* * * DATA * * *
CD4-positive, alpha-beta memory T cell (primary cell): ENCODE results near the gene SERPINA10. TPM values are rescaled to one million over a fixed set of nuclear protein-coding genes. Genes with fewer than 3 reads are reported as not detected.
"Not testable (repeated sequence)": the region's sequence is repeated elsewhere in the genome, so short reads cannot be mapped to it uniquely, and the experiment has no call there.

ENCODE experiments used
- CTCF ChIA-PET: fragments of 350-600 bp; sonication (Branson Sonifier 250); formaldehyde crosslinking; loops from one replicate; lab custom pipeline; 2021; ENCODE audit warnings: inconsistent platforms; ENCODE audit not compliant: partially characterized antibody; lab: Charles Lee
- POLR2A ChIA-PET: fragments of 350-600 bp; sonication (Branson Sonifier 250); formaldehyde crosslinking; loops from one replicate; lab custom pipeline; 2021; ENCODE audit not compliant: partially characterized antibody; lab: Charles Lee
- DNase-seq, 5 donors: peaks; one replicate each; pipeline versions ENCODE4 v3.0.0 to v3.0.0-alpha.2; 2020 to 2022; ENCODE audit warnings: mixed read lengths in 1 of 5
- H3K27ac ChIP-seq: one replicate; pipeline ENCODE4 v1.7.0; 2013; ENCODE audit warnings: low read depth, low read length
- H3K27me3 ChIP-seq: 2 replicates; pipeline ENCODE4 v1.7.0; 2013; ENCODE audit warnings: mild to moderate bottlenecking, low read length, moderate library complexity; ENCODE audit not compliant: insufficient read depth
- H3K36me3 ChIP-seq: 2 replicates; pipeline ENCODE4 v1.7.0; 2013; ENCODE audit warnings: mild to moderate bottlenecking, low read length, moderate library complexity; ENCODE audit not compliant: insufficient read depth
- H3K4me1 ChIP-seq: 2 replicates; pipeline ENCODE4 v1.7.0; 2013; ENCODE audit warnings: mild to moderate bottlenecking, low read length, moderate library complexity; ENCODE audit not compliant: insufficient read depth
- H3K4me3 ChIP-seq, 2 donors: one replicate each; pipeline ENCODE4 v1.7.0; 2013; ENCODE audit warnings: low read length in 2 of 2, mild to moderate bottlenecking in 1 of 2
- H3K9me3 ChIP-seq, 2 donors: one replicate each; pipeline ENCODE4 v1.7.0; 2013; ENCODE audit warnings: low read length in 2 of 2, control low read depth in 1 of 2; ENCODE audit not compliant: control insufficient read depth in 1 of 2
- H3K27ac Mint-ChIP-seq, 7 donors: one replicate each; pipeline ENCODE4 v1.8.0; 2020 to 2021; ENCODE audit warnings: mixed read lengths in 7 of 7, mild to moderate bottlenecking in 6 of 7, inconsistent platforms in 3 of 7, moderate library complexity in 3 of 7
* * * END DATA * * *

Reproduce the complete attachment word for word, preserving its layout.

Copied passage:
CD4-positive, alpha-beta memory T cell (primary cell): ENCODE results near the gene SERPINA10. TPM values are rescaled to one million over a fixed set of nuclear protein-coding genes. Genes with fewer than 3 reads are reported as not detected.
"Not testable (repeated sequence)": the region's sequence is repeated elsewhere in the genome, so short reads cannot be mapped to it uniquely, and the experiment has no call there.

ENCODE experiments used
- CTCF ChIA-PET: fragments of 350-600 bp; sonication (Branson Sonifier 250); formaldehyde crosslinking; loops from one replicate; lab custom pipeline; 2021; ENCODE audit warnings: inconsistent platforms; ENCODE audit not compliant: partially characterized antibody; lab: Charles Lee
- POLR2A ChIA-PET: fragments of 350-600 bp; sonication (Branson Sonifier 250); formaldehyde crosslinking; loops from one replicate; lab custom pipeline; 2021; ENCODE audit not compliant: partially characterized antibody; lab: Charles Lee
- DNase-seq, 5 donors: peaks; one replicate each; pipeline versions ENCODE4 v3.0.0 to v3.0.0-alpha.2; 2020 to 2022; ENCODE audit warnings: mixed read lengths in 1 of 5
- H3K27ac ChIP-seq: one replicate; pipeline ENCODE4 v1.7.0; 2013; ENCODE audit warnings: low read depth, low read length
- H3K27me3 ChIP-seq: 2 replicates; pipeline ENCODE4 v1.7.0; 2013; ENCODE audit warnings: mild to moderate bottlenecking, low read length, moderate library complexity; ENCODE audit not compliant: insufficient read depth
- H3K36me3 ChIP-seq: 2 replicates; pipeline ENCODE4 v1.7.0; 2013; ENCODE audit warnings: mild to moderate bottlenecking, low read length, moderate library complexity; ENCODE audit not compliant: insufficient read depth
- H3K4me1 ChIP-seq: 2 replicates; pipeline ENCODE4 v1.7.0; 2013; ENCODE audit warnings: mild to moderate bottlenecking, low read length, moderate library complexity; ENCODE audit not compliant: insufficient read depth
- H3K4me3 ChIP-seq, 2 donors: one replicate each; pipeline ENCODE4 v1.7.0; 2013; ENCODE audit warnings: low read length in 2 of 2, mild to moderate bottlenecking in 1 of 2
- H3K9me3 ChIP-seq, 2 donors: one replicate each; pipeline ENCODE4 v1.7.0; 2013; ENCODE audit warnings: low read length in 2 of 2, control low read depth in 1 of 2; ENCODE audit not compliant: control insufficient read depth in 1 of 2
- H3K27ac Mint-ChIP-seq, 7 donors: one replicate each; pipeline ENCODE4 v1.8.0; 2020 to 2021; ENCODE audit warnings: mixed read lengths in 7 of 7, mild to moderate bottlenecking in 6 of 7, inconsistent platforms in 3 of 7, moderate library complexity in 3 of 7